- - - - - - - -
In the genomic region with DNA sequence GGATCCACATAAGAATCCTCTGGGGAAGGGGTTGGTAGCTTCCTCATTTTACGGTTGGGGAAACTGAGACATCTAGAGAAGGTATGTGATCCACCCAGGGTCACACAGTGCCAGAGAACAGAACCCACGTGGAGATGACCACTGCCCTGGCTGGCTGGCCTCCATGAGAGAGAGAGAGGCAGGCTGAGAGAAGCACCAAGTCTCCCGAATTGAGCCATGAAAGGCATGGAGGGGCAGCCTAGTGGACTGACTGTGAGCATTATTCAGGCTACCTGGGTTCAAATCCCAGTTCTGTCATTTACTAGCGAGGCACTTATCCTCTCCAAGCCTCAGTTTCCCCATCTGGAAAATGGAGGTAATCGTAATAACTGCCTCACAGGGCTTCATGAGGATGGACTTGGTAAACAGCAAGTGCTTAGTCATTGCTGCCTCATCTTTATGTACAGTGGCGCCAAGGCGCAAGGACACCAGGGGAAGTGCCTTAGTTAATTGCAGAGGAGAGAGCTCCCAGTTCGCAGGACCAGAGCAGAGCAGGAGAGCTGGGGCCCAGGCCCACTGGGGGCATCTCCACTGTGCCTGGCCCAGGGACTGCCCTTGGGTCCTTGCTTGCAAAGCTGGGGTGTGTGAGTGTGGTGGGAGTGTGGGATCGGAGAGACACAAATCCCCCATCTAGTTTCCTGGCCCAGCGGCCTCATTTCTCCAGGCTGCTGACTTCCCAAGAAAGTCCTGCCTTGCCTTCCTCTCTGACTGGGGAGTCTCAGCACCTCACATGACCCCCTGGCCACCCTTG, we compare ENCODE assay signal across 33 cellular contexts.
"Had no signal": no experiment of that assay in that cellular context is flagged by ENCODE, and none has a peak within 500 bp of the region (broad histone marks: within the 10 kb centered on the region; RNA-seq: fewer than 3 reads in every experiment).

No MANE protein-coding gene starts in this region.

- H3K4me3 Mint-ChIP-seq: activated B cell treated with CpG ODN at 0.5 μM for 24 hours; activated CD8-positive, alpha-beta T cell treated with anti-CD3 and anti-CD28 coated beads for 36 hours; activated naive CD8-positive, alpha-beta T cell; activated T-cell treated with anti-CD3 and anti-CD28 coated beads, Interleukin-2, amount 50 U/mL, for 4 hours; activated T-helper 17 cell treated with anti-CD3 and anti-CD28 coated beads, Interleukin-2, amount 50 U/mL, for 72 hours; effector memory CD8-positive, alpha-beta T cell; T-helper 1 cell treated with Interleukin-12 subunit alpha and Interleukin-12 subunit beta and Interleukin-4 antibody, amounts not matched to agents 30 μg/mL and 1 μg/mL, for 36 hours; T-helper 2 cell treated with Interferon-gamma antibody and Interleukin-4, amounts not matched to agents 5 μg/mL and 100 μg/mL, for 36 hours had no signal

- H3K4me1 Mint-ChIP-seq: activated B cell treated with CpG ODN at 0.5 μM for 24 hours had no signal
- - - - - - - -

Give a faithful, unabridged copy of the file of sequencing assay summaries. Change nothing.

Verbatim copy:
In the genomic region with DNA sequence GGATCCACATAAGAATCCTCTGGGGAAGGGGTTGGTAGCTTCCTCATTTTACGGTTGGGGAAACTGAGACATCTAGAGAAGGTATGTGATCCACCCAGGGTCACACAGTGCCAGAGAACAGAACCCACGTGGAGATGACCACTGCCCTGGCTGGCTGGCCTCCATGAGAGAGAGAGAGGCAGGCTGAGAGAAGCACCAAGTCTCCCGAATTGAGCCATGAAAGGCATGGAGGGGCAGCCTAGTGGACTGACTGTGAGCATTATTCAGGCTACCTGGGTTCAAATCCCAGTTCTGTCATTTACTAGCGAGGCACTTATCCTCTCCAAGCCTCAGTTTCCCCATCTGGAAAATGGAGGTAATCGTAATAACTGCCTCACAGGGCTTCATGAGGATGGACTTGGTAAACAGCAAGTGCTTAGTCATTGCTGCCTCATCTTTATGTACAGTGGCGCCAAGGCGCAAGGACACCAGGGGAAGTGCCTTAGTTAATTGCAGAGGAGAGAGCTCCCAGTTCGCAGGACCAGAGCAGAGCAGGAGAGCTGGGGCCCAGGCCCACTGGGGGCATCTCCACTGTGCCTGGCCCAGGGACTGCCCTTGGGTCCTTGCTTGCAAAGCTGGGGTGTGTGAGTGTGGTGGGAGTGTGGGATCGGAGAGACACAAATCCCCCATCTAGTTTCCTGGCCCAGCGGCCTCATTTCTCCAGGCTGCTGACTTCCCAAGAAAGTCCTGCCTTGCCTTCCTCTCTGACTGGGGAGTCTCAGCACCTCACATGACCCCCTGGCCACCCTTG, we compare ENCODE assay signal across 33 cellular contexts.
"Had no signal": no experiment of that assay in that cellular context is flagged by ENCODE, and none has a peak within 500 bp of the region (broad histone marks: within the 10 kb centered on the region; RNA-seq: fewer than 3 reads in every experiment).

No MANE protein-coding gene starts in this region.

- H3K4me3 Mint-ChIP-seq: activated B cell treated with CpG ODN at 0.5 μM for 24 hours; activated CD8-positive, alpha-beta T cell treated with anti-CD3 and anti-CD28 coated beads for 36 hours; activated naive CD8-positive, alpha-beta T cell; activated T-cell treated with anti-CD3 and anti-CD28 coated beads, Interleukin-2, amount 50 U/mL, for 4 hours; activated T-helper 17 cell treated with anti-CD3 and anti-CD28 coated beads, Interleukin-2, amount 50 U/mL, for 72 hours; effector memory CD8-positive, alpha-beta T cell; T-helper 1 cell treated with Interleukin-12 subunit alpha and Interleukin-12 subunit beta and Interleukin-4 antibody, amounts not matched to agents 30 μg/mL and 1 μg/mL, for 36 hours; T-helper 2 cell treated with Interferon-gamma antibody and Interleukin-4, amounts not matched to agents 5 μg/mL and 100 μg/mL, for 36 hours had no signal

- H3K4me1 Mint-ChIP-seq: activated B cell treated with CpG ODN at 0.5 μM for 24 hours had no signal